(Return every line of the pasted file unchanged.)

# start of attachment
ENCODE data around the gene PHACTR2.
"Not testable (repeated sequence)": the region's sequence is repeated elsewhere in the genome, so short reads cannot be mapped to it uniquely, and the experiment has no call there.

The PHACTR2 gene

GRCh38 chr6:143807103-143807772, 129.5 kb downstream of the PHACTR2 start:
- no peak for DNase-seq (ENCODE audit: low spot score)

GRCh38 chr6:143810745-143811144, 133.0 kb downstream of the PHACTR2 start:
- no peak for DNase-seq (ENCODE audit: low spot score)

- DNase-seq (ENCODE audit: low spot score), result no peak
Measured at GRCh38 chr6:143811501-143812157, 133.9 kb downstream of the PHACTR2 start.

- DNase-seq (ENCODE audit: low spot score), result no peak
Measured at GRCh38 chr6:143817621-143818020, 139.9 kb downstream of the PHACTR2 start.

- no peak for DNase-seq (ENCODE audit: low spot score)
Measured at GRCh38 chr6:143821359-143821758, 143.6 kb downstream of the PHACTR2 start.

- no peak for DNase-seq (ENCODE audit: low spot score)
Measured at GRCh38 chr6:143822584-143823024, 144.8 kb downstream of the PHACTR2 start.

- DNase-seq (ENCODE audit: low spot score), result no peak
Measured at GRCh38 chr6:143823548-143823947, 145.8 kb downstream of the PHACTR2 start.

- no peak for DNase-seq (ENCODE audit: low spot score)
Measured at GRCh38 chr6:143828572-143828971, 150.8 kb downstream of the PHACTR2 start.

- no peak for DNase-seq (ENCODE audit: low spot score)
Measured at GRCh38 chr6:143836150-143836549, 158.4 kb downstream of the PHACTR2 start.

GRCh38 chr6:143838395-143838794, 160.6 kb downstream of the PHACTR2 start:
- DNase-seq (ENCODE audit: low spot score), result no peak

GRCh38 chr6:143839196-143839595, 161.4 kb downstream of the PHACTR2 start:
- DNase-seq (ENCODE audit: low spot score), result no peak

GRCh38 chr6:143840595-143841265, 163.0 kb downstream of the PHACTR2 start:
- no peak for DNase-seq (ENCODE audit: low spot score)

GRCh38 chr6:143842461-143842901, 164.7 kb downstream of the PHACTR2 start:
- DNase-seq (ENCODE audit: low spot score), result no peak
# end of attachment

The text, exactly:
ENCODE data around the gene PHACTR2.
"Not testable (repeated sequence)": the region's sequence is repeated elsewhere in the genome, so short reads cannot be mapped to it uniquely, and the experiment has no call there.

The PHACTR2 gene

GRCh38 chr6:143807103-143807772, 129.5 kb downstream of the PHACTR2 start:
- no peak for DNase-seq (ENCODE audit: low spot score)

GRCh38 chr6:143810745-143811144, 133.0 kb downstream of the PHACTR2 start:
- no peak for DNase-seq (ENCODE audit: low spot score)

- DNase-seq (ENCODE audit: low spot score), result no peak
Measured at GRCh38 chr6:143811501-143812157, 133.9 kb downstream of the PHACTR2 start.

- DNase-seq (ENCODE audit: low spot score), result no peak
Measured at GRCh38 chr6:143817621-143818020, 139.9 kb downstream of the PHACTR2 start.

- no peak for DNase-seq (ENCODE audit: low spot score)
Measured at GRCh38 chr6:143821359-143821758, 143.6 kb downstream of the PHACTR2 start.

- no peak for DNase-seq (ENCODE audit: low spot score)
Measured at GRCh38 chr6:143822584-143823024, 144.8 kb downstream of the PHACTR2 start.

- DNase-seq (ENCODE audit: low spot score), result no peak
Measured at GRCh38 chr6:143823548-143823947, 145.8 kb downstream of the PHACTR2 start.

- no peak for DNase-seq (ENCODE audit: low spot score)
Measured at GRCh38 chr6:143828572-143828971, 150.8 kb downstream of the PHACTR2 start.

- no peak for DNase-seq (ENCODE audit: low spot score)
Measured at GRCh38 chr6:143836150-143836549, 158.4 kb downstream of the PHACTR2 start.

GRCh38 chr6:143838395-143838794, 160.6 kb downstream of the PHACTR2 start:
- DNase-seq (ENCODE audit: low spot score), result no peak

GRCh38 chr6:143839196-143839595, 161.4 kb downstream of the PHACTR2 start:
- DNase-seq (ENCODE audit: low spot score), result no peak

GRCh38 chr6:143840595-143841265, 163.0 kb downstream of the PHACTR2 start:
- no peak for DNase-seq (ENCODE audit: low spot score)

GRCh38 chr6:143842461-143842901, 164.7 kb downstream of the PHACTR2 start:
- DNase-seq (ENCODE audit: low spot score), result no peak